The French bulldog is the UK’s most popular dog breed, and the breed has gone through a sharp increase in popularity year on year for almost a decade now, and Frenchies are in huge demand as pets among dog lovers of all types.
The breed’s popularity has come about for many good reasons, and French bulldogs have a lot going for them in terms of their suitability as pets, including a cute appearance, small size, fantastic temperament and moderate need for exercise. However, the level of demand for French bulldogs today means that many people who might not otherwise have considered doing so breed from their dogs or set up as French bulldog breeders in order to meet the demand in what is a very lucrative seller’s market, and the breed is not without its problems.
The Frenchie’s popularity among celebrities, the breed’s high public profile and widespread use in advertising and the media all serve to increase interest in and demand for dogs of the breed – and this is not necessarily a good thing.
All too many people who set their hearts on French bulldog ownership don’t do enough research into the breed or the general demands of dog ownership, and this can lead to rushed purchases of dogs that turn out to be unhealthy or a poor fit for their future owners.
If you’re thinking about buying or adopting a French bulldog, you must think about this very carefully and find out everything you need to know about the breed first. Realising that a certain breed of dog isn’t the right fit for you can be disappointing, but this is better than realising further down the line when you have already bought a dog and are responsible for its care.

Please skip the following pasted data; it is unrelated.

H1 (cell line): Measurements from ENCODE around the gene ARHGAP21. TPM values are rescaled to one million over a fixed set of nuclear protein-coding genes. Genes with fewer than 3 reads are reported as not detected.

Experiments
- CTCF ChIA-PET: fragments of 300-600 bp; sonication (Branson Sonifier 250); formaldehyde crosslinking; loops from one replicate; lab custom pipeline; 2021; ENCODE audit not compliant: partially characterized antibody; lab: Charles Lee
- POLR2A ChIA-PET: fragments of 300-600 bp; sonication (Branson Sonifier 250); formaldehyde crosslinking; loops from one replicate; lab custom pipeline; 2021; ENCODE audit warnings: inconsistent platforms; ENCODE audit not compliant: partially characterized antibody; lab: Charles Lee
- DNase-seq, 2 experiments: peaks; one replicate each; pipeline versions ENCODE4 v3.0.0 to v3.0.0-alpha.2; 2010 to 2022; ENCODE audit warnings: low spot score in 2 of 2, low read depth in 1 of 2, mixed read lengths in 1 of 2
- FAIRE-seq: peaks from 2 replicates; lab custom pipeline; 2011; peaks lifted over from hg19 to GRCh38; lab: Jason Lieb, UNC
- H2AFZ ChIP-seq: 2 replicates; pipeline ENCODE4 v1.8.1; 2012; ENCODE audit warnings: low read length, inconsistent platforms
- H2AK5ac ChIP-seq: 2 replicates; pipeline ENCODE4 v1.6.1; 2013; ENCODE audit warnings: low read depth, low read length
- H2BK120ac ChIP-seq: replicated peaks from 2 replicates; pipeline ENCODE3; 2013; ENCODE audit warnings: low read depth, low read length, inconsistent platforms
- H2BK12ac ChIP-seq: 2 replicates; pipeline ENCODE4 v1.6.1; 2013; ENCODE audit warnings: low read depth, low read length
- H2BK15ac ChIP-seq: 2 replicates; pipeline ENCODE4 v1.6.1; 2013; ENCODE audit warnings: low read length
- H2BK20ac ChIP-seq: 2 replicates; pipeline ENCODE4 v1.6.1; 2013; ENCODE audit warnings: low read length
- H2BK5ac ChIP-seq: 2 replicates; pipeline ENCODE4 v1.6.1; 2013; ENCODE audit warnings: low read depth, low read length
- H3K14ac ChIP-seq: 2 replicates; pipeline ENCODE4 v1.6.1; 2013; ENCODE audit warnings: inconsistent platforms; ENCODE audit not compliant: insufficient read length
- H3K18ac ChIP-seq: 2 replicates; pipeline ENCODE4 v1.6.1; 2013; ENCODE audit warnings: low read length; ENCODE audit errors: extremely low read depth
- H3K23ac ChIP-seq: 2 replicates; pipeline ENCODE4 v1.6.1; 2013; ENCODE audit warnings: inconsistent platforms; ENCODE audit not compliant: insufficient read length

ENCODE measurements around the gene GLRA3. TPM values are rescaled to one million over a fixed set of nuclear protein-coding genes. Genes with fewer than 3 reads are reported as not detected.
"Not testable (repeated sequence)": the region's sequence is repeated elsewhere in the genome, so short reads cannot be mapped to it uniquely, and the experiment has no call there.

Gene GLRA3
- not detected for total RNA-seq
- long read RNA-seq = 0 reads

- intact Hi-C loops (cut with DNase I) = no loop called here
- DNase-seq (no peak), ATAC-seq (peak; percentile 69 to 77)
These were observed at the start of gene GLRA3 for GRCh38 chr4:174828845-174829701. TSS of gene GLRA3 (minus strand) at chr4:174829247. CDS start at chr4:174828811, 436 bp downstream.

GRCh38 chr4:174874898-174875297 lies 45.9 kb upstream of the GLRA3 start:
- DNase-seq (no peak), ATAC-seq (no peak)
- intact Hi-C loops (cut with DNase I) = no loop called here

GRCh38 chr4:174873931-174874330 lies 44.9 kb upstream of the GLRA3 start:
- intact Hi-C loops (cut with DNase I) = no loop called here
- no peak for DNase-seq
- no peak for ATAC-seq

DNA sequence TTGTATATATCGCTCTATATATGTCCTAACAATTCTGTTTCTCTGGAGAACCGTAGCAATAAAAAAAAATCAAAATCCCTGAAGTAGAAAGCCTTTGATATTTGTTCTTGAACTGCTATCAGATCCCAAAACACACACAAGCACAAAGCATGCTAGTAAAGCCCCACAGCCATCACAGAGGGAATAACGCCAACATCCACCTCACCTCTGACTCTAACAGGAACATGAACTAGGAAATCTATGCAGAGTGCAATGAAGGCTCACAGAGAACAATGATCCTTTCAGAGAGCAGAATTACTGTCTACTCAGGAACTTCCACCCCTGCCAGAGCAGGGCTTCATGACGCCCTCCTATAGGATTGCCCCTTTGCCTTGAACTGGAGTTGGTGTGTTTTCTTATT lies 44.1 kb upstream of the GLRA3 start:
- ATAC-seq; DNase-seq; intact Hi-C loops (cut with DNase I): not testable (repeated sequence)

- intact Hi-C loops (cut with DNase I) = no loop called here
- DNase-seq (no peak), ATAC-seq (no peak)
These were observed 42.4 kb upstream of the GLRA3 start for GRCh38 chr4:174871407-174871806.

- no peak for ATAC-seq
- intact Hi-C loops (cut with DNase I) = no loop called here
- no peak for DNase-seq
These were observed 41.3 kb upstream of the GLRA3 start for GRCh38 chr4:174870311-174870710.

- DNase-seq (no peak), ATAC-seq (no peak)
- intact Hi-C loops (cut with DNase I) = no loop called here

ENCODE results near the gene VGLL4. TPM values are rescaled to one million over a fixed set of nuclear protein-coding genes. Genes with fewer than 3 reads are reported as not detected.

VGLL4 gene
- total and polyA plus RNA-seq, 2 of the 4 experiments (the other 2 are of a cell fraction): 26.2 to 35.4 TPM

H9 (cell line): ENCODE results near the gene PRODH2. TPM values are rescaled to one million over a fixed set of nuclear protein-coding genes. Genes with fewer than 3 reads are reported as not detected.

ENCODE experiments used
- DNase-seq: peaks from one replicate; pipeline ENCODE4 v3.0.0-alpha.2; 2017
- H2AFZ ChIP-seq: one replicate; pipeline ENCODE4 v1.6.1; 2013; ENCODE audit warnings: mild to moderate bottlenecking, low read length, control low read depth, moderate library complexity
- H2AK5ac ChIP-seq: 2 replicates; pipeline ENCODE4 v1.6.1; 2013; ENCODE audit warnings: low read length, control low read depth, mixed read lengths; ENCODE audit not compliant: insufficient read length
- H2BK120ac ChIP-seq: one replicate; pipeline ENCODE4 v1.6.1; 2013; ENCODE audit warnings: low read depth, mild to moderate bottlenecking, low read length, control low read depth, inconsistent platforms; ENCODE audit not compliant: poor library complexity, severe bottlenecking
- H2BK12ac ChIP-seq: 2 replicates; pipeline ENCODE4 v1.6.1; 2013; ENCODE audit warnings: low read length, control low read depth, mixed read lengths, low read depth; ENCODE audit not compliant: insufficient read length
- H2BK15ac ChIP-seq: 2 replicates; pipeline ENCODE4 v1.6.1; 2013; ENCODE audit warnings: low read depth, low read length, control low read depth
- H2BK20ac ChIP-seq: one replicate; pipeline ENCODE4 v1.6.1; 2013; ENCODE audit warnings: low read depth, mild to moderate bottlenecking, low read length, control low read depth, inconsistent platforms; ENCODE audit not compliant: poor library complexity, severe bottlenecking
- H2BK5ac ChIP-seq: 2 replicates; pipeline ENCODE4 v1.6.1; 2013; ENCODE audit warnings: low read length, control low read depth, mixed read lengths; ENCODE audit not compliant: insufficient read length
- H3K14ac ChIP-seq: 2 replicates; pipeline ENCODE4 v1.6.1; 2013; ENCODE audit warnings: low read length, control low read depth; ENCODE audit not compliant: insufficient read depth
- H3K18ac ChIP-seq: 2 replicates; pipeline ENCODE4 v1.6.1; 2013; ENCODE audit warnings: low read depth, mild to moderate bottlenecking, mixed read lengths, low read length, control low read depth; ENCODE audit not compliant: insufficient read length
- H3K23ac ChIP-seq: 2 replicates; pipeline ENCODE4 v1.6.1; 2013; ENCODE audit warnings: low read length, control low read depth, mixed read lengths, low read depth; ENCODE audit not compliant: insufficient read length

It isn’t hard to find out the good things about the Frenchie breed as a whole, but much harder to find out their potential problems and downsides – and this is what we will cover within this article.
Read on to find out some of the main potential downsides of French bulldog ownership.
First of all, something that takes many first-time French bulldog buyers aback is the amount of money that dogs of the breed commonly change hands for. The average price of a Kennel Club registered pedigree French bulldog is £1,447, and for a non-pedigree or unregistered dog the prices aren’t much lower, coming in at £1,301. However, this is only the average – seeing French bulldogs for sale at over £2,000, £3,000 or even more is common, and this represents a significant financial commitment for the initial purchase price of your dog.
Hereditary health issues are common across the French bulldog breed as a whole. This doesn’t mean by any means that all dogs of the breed will be unhealthy, and there are many robust, thriving and perfectly healthy French bulldogs within the UK that are great examples of the breed.
However, if you don’t know about some of the breed’s most common hereditary health issues like hip dysplasia, degenerative myelopathy and others, you won’t be able to check out any litter you are considering buying from effectively.
All prospective French bulldog buyers are advised to learn about the breed’s known common hereditary health issues, the testing protocols that can be used for some of them, and how to make an informed choice on the purchase of a healthy dog.